County Westmeath

CO. WESTMEATH – 86%, [70,350] c. 1,120, 2,700 (1806), [c. 3,000 (1815)]







Sir Richard St George (1 seat)

Burgesses and 400–500 freemen (71 in 1832)

Dean Handcock (1 seat)



Earl of Westmeath

13 burgesses



Charles Lambart

13 burgesses



Earl of Granard

Freeholders (12 voted in 1783)

Co. Westmeath -Constituency

The interests in Co. Westmeath were fairly stable throughout the century; the most consistently represented interest was that of the Rochforts. Other major interests were those of the Nugents, Earls of Westmeath, and the Malones, who in Anthony Malone produced one of the foremost legal and political figures of the mid-eighteenth century. The county had about six disputed elections between 1723 and 1791, the most famous of which was probably the 1723 dispute over the by-election that followed the death of William Handcock (0957).

George Rochfort complained of the undue election and return of Richard Levinge; the Sheriff was Walter Nugent (1550). An attempt was obviously made to ‘arrange’ the poll in favour of Levinge, first of all by getting Malone’s freeholders to vote for him. Then, when the voters assembled in a field at Mullingar, the Sheriff in his capacity as Returning Officer declared for Levinge on a ‘view’ of the voters.

Rochfort demanded a poll and the election lasted four days, upon which the Sheriff declared himself insulted; when asked by whom he said that someone in court had declared that he did not do justice. The poll was then adjourned while he pondered the gravity of the offence. After three hours’ deliberation he returned and declared the offence so serious that he had closed the books and declared Levinge elected.

Rochfort petitioned against an undue election and the matter came before the Committee on Privileges and Elections, where the evidence turned on the qualifications of the voters. The committee declared for Levinge, and the House of Commons sustained its decision by one vote – 89 to 88. This was part of the trial of strength between Speaker Conolly (0460), who supported Levinge, and Lord Chancellor Midleton (0237), who supported Rochfort. Such an even result really favoured neither side.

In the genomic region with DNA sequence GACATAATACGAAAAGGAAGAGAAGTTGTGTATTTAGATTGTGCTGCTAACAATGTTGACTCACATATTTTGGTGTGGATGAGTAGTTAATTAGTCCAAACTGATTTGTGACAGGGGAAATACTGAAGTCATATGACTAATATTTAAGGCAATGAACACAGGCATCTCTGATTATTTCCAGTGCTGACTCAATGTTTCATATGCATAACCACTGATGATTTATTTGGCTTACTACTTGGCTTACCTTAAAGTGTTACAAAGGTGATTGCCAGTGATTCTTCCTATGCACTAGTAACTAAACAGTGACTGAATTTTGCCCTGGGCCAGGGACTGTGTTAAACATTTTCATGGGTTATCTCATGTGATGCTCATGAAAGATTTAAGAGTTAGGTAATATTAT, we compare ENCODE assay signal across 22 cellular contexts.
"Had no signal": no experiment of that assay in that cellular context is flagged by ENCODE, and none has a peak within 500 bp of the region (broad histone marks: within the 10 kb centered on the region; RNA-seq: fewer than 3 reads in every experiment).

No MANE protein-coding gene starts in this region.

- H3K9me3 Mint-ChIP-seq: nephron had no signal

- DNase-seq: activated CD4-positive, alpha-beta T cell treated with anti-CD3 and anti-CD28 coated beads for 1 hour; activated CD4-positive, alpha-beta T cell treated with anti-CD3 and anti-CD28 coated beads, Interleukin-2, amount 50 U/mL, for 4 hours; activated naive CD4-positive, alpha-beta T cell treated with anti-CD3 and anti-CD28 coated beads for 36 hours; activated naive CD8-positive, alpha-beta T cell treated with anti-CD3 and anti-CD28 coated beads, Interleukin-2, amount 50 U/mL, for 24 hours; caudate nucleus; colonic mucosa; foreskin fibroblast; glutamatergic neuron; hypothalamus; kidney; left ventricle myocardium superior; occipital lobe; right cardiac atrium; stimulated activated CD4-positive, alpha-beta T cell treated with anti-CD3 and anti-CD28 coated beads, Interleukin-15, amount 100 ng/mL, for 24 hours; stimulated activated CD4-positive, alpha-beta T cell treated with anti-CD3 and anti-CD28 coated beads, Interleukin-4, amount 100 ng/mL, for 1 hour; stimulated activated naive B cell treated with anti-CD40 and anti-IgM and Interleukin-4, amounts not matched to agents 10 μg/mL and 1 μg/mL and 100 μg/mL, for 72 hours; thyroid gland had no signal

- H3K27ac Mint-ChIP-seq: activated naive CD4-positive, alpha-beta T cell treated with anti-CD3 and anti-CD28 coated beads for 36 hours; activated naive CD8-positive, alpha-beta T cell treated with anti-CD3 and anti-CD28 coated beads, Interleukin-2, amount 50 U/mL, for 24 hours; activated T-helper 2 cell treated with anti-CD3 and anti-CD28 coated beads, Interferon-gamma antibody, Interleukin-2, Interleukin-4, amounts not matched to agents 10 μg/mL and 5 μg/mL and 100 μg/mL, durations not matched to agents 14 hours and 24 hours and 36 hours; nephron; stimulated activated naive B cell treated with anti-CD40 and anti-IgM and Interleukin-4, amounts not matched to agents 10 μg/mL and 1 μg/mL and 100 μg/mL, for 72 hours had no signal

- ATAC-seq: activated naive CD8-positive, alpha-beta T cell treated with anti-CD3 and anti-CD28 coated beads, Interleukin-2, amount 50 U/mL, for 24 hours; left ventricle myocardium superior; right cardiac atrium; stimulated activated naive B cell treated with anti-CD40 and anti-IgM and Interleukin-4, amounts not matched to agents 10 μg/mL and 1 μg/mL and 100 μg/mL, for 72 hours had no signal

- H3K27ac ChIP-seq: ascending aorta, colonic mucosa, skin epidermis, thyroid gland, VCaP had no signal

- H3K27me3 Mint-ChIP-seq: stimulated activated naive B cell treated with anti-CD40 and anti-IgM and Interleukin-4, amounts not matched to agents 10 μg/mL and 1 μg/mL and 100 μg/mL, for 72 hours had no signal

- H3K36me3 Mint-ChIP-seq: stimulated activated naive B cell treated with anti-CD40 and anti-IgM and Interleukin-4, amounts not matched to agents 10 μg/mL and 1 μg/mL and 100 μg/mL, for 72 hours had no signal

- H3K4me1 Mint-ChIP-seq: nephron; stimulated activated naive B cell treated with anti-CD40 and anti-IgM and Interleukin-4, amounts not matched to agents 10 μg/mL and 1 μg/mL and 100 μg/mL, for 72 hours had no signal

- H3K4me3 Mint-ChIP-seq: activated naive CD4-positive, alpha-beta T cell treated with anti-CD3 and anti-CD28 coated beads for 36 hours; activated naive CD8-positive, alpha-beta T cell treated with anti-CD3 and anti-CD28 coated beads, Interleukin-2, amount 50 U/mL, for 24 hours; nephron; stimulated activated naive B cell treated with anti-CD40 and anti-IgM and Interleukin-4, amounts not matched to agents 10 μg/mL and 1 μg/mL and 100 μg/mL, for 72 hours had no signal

In 1727 William Handcock (0958) lodged a petition against George Rochfort and Anthony Malone but then withdrew it. The following election returns for 1761, 1768 and 1776 are taken from the Dublin Journal and indicate the Rochfort interest; the 1768 return shows the popularity of Anthony Malone. The Malones, along with the Nugents, were representatives of the Catholic interest. At the 1761 election the returns were: Lord Belfield (1800) 452, Hon. Richard Rochfort (1805) 343, George Rochfort (1801) 259, Gustavus Lambart (1193) 2.

The Sheriff, Thomas Adderley (0009), declared Lord Belfield and Captain (Richard) Rochfort duly elected. At the 1768 election the returns were: Lord Belfield 475, Col. Rochfort-Mervyn 387, Anthony Malone 469 (of which 377 were single votes).

Lord Belfield and Malone were declared duly elected. At the 1776 election Robert Rochfort polled 523 votes, Benjamin Chapman 350, Mr Mason 250. The electorate was probably about 1,120 in 1768; it rose to about 3,000 in 1815.

In 1783 William Smyth, who was supported by Lord Westmeath, petitioned successfully against Richard Malone. In 1785 it was reported that ‘This County was contested against the present Members by Lord Sunderlin (1341) and Sir B. Chapman, against Mr Rochfort and Mr Smyth. The conduct of the County is however peaceable. Lord Belvidere (1800) and Lord Westmeath have interests in this County. Mr Rochfort is returned upon the former and would support on terms. Mr Smyth was elected on the popular interest.’ In 1790 Smyth again successfully petitioned, this time against the return of William Handcock (0960).

In 1790 it was stated of Co. Westmeath that:

Circumstance seems to evince a determined predilection in the electors of Westmeath for cultivated abilities, in preference to the inert weight of sluggish property, yet they have shown that abilities alone cannot ensure their attachment and command success for even the justly celebrated Anthony Malone, who united the most eloquent of tongues to the clearest of heads, was more than once disappointed in his endeavours to represent this County.

The truth is, the great number of gentlemen of large fortunes and independent circumstances here resident, forms an aristocracy of independence, before which the power of the Rochfort family, who have long aimed at the dominion of this district, as well as every family compact, has insensibly diminished and must be forever overpowered.

After the Union, while the Rochfort and the Nugent interests continued, others began to express an interest in the representation.

Co. Westmeath - Boroughs